Solar Activity and Climate
Nicola Scafetta, ACRIM & Duke University
The climate oscillations: analysis, implications and their astronomical origin.
During the last century the global surface temperature has warmed by about 0.8 OC. General Circulation Model (GCM) simulations have been used to interpret the observed global warming and have concluded that most of it, more than 90% according to the Intergovernmental Panel on Climate Change (IPCC), has been induced by anthropogenic greenhouse gas emissions such as CO2, as a consequence of the industrial development of the world. This is known as the Anthropogenic Global Warming (AGW) theory. The same GCMs produce alarming estimate projections for the 21st century and these theoretical results are currently used for suggesting global climate change mitigation policies.
However, numerous recent studies are challenging the validity of the AGW and the accuracy of the current GCMs by suggesting that natural climate changes may have been seriously underestimated. Herein, we will review some of these new results by showing evidence that climate is regulated by multiple chaotic quasi-periodic natural cycles at all time scales. We will focus on decadal, secular and millennial time scales.
We will show that several global surface temperature records since 1850 and astronomical records deduced from the orbits of the planets present very similar power spectra. Eleven frequencies with period between 5 and 100 years closely correspond in the terrestrial and astronomical records. Among them, large climate oscillations with peak-to-trough amplitude of about 0.1 K and 0.2 K, and periods of about 20 and 60 years, respectively, are synchronized to the orbital periods of Jupiter and Saturn. Schwabe and Hale solar cycles are also visible in the temperature records. At least a 9.1-year cycle is synchronized to the Moon's orbital cycles. On multi-secular and millenarian time scales other astronomical cycles appear to be synchronized with known solar activity and the most recent paleoclimate temperature reconstructions. A phenomenological model based on these astronomical cycles can be used to well reconstruct the temperature oscillations since 1850 and to make partial forecasts for the 21st century. It is found that about 60%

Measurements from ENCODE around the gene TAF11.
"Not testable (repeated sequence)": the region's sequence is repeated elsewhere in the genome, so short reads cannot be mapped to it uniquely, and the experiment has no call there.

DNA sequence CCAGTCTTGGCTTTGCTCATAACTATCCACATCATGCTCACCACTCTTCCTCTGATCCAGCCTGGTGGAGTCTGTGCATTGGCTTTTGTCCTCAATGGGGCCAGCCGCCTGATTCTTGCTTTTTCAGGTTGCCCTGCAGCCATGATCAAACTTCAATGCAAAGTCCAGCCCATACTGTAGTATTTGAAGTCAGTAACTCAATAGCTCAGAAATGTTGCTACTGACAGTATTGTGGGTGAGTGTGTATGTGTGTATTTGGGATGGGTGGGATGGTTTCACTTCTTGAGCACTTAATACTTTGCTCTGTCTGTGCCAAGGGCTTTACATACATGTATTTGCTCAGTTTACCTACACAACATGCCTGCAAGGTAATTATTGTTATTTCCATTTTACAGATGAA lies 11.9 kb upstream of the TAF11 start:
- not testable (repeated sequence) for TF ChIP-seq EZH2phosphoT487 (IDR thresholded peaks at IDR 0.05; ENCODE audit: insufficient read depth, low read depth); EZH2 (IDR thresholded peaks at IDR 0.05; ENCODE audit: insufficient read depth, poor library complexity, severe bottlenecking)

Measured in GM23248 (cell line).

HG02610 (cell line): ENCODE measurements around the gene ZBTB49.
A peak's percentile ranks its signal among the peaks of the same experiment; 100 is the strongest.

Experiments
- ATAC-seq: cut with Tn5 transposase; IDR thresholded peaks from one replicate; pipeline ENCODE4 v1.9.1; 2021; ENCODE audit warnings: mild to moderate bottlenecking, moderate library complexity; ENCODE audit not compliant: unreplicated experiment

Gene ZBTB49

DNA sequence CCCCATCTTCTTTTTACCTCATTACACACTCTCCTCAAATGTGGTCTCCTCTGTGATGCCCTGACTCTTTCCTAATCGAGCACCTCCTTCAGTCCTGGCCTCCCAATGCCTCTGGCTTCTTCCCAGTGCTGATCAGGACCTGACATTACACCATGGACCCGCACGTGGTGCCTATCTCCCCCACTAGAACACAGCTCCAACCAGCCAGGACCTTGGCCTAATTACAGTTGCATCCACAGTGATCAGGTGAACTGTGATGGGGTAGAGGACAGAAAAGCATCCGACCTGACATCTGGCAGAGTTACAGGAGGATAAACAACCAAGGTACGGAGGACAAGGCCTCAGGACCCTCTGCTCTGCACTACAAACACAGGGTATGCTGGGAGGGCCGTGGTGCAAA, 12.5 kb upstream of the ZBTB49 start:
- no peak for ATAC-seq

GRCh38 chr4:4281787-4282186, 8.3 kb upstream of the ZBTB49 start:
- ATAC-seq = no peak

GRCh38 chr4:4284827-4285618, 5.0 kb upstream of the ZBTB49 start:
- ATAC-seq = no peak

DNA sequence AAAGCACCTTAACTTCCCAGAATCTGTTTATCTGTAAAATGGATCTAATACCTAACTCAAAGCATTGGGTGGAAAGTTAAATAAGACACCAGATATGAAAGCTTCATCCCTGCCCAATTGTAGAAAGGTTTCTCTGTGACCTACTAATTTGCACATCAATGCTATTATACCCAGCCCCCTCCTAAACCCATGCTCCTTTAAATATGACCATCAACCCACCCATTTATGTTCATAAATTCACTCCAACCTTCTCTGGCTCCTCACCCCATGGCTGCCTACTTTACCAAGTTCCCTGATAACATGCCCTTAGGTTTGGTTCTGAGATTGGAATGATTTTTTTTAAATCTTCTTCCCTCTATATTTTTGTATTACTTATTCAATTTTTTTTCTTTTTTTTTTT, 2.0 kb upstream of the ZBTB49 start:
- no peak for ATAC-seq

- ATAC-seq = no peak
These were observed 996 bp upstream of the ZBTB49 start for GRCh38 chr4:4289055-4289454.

of the global warming observed since 1970 has been induced by the combined effect of the 20 and 60-year natural climate oscillations and about 50% of the trending of the secular warming since 1850 has been induced by multi-secular and millennial natural cycles. A partial forecast for the 21st century is proposed. It suggests that climate may stabilize or
cool in the following decades. The empirical solar/planetary model is shown to outperform typical IPCC GCMs in reconstructing climate oscillations and suggests that these models are missing fundamental mechanisms that have their physical origin and their ultimate justification in astronomical phenomena, and in interplanetary and solar-planetary interaction physics.
N. Scafetta, “Empirical evidence for a celestial origin of the climate oscillations and its implications”. Journal of Atmospheric and Solar-Terrestrial Physics (2010), doi:10.1016/j.jastp.2010.04.015
N. Scafetta, “Climate Change and Its Causes, A Discussion About Some Key Issues”, Nicola Scafetta, SPPI original paper, March 4 (2010).
N. Scafetta, “Empirical analysis of the solar contribution to global mean air surface temperature change,” Journal of Atmospheric and Solar-Terrestrial Physics 71, 1916–1923 (2009), doi:10.1016/j.jastp.2009.07.007.
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